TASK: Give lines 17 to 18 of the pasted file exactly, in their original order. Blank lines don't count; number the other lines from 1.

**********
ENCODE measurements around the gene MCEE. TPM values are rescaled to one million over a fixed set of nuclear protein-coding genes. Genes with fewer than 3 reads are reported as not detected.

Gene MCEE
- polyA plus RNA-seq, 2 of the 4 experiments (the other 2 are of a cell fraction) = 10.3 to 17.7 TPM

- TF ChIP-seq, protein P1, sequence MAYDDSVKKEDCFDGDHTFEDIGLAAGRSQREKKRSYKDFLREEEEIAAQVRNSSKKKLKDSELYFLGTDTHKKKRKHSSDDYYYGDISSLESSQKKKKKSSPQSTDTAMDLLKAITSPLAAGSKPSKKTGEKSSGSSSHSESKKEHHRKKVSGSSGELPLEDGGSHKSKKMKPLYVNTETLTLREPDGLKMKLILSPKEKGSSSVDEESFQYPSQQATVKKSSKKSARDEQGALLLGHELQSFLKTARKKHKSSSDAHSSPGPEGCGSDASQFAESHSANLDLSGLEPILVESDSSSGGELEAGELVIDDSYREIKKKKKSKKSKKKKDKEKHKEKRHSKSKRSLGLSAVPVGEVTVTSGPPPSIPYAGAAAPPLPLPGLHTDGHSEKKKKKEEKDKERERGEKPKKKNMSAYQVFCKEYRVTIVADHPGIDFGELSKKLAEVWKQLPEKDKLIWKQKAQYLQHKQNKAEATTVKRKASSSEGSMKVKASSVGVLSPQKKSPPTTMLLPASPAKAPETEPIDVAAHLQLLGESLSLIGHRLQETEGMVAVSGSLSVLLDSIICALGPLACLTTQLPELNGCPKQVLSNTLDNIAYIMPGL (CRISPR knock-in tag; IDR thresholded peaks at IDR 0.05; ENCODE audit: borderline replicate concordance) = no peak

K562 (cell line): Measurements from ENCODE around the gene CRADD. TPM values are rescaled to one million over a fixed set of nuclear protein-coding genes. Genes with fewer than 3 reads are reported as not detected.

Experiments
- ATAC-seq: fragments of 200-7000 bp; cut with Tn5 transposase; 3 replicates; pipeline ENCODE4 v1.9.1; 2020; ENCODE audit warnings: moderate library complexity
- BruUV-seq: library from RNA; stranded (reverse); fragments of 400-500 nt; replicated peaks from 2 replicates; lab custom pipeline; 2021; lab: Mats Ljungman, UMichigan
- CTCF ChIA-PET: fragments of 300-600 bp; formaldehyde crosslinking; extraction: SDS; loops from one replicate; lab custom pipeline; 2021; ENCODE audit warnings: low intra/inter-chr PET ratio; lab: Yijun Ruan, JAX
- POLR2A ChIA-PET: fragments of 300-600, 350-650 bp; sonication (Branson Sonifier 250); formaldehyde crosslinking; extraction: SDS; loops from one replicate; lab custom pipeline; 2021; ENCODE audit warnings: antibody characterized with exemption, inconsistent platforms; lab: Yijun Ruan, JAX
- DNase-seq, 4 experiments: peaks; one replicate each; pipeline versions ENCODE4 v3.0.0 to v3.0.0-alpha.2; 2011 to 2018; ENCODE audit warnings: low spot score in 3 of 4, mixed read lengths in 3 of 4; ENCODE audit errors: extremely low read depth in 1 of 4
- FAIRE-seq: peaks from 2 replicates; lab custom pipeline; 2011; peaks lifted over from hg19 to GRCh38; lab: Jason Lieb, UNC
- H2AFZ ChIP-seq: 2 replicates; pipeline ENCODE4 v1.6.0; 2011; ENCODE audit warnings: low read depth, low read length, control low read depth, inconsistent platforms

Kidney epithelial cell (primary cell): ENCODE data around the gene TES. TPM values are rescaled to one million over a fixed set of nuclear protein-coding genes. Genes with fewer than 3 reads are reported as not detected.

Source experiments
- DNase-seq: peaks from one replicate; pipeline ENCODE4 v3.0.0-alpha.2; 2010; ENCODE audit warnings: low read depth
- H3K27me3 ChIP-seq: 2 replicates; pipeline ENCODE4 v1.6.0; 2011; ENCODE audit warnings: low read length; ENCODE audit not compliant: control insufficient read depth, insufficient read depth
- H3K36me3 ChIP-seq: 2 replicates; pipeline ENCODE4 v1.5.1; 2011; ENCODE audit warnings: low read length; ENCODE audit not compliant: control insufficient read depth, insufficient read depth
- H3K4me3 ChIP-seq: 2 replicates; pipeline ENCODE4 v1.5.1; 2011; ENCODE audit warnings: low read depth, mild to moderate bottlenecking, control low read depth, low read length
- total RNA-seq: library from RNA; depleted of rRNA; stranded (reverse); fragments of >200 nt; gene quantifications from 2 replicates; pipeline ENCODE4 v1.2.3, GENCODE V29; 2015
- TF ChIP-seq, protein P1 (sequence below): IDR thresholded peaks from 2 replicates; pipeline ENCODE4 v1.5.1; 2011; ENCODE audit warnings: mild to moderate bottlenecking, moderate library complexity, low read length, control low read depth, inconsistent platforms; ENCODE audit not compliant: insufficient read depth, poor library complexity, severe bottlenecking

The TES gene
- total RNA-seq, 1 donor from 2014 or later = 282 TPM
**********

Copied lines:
- H3K27me3 ChIP-seq: 2 replicates; pipeline ENCODE4 v1.6.0; 2011; ENCODE audit warnings: low read length; ENCODE audit not compliant: control insufficient read depth, insufficient read depth
- H3K36me3 ChIP-seq: 2 replicates; pipeline ENCODE4 v1.5.1; 2011; ENCODE audit warnings: low read length; ENCODE audit not compliant: control insufficient read depth, insufficient read depth